Providing top-notch pop-up legal clinics to rural communities in California requires a few things: lawyers willing to volunteer time, a lot of coffee, and a few tickets for the 7 a.m. departure of the Justice Bus.
When the bus rolls up to a law firm or corporate headquarters—actual tickets not required—those boarding will embark on a several-hour trip to a rural California community.
The destination isn’t a firm-sponsored retreat or networking event but a chance for legal professionals to provide assistance to low-income residents with little or no access to legal help.
Rural legal aid clinics don’t have access to the resources that urban ones do, like law students and attorneys who can come by or set up a clinic, Julia R. Wilson told Bloomberg Law.
Wilson is CEO of OneJustice, a group dedicated to increasing legal services to those in need. It launched the Justice Bus Project in San Francisco in 2007.
The project has greatly expanded, and more than 7,100 clients in 43 counties have been served by more than 3,700 volunteers from all over the state since then, Wilson said.
The group acts as a “matchmaker” between more than 100 legal aid non-profits in California and attorney volunteers, she said.
The hope is that law firms and in-house legal departments in cities over time will include rural areas of California as an essential part of their commitment to pro bono, Wilson said.
Donuts, Team Building
After the group of about 20 volunteers boards the Justice Bus, they’re welcomed with coffee and donuts to fuel them for training during the ride.
This training differs from that offered before the trip. That online training lasts about 15 minutes, is “super targeted,”and focuses on the area of law each attorney will be working in, Wilson said.
Justice Bus volunteers can help three client groups: immigrants, veterans, and low-income seniors.
Training on the bus includes “cultural humility,” Wilson said. OneJustice staff members explain what it means to work with low-income clients and about legal and other challenges these people face, she said.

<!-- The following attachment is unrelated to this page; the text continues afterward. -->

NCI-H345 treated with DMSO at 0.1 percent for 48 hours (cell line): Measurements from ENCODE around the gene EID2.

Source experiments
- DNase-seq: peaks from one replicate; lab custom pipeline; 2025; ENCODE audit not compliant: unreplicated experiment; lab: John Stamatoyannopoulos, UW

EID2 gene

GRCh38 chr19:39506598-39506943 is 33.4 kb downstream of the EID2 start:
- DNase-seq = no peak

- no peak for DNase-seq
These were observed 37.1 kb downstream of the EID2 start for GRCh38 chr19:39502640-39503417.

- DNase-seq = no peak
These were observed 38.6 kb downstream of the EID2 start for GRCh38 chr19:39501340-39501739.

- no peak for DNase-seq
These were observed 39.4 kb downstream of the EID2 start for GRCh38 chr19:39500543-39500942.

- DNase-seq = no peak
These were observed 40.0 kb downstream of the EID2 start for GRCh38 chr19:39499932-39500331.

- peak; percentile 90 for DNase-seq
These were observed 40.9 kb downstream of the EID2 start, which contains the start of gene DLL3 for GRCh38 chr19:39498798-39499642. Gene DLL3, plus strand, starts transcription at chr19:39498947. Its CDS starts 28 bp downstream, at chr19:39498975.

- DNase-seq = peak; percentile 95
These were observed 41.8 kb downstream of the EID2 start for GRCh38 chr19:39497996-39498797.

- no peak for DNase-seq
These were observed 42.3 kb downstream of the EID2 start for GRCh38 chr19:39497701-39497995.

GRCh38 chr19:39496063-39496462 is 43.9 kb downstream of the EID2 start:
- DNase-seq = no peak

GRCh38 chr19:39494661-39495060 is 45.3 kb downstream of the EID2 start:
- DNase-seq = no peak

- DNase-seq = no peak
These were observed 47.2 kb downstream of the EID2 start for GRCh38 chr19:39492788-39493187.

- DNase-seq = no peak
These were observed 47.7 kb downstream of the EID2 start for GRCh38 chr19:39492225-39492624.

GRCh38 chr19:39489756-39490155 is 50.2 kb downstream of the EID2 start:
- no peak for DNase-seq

They also go over data points on the community where they’ll be working, Wilson said. Volunteers learn about the poverty in the community, the number of local attorneys, and information about the local legal aid organizations, she said.
After that, the volunteers work on team building to make sure everyone knows each other, Wilson said.
It’s interesting to hear attorneys talk about why they’re volunteering, Wilson said. A lot of the volunteers come from rural areas and bring a “personal rural perspective” to the work, she said.
‘Waves’ of Clients
Justice Bus clinics last from three to five hours and most volunteers see between two and five clients.
“We get as many people through as we can during that time period,” Wilson said.
Appointments last between 60 and 90 minutes. “Waves of clients” come to the clinics, Wilson said.
Every client is matched with two volunteers and possibly a third, if an interpreter is needed. “The issue areas are so document intensive” that they require two people: one to ask questions and one to focus on the paperwork brought in by the clients, she said.
In the area of immigration, for example, attorneys help people who want to become citizens. For the elderly, they help with end-of-life planning and draft simple wills.
OneJustice is able to let clients know they’re coming through the “deep relationships” it has built in the communities it serves, Wilson said. The group has staff dedicated to outreach and client screening in those areas, she said.
When we know what county we’re going to, we activate our network at schools, churches, food banks, homeless shelters, and through the local government and community leaders to let people know to make an appointment, Wilson said.
Walk-ins are welcome, she said, but the group can’t guarantee they’ll be seen that day. If not, they’re added to the list for the next clinic in the region or provided with referrals to resources that can help.
Some areas have such a long wait list, however, that OneJustice doesn’t publicize the bus’s arrival ahead of time to make sure it can serve those clients on the list, Wilson said.
OneJustice serves most of the state but there are some extremely remote areas in northeastern California with very small populations that “we haven’t been able to get to,” Wilson said.
“It’s in the back of my mind” to get a plane there, she half-joked.
Justice Bus can go much farther when it sets out for an overnight trip, she said.
Law students are willing and more able to do these runs than practicing attorneys because it’s a big time commitment, Wilson said.
OneJustice books hotel rooms, which is possible because of the group’s donors.
“We have a core group of foundations, one of which has funded us since the beginning of the project,” she said.
Law firms, law schools, and corporations that participate also “pay into that pot,” Wilson said.
Beyond the Golden State
Although OneJustice focuses on rural legal needs in California, the group would like to spread its model nationally.
There are so many rural communities that need help, Wilson said.
This is a conversation “we’re just starting to have” with legal aid groups and law school legal clinics in other states, she said.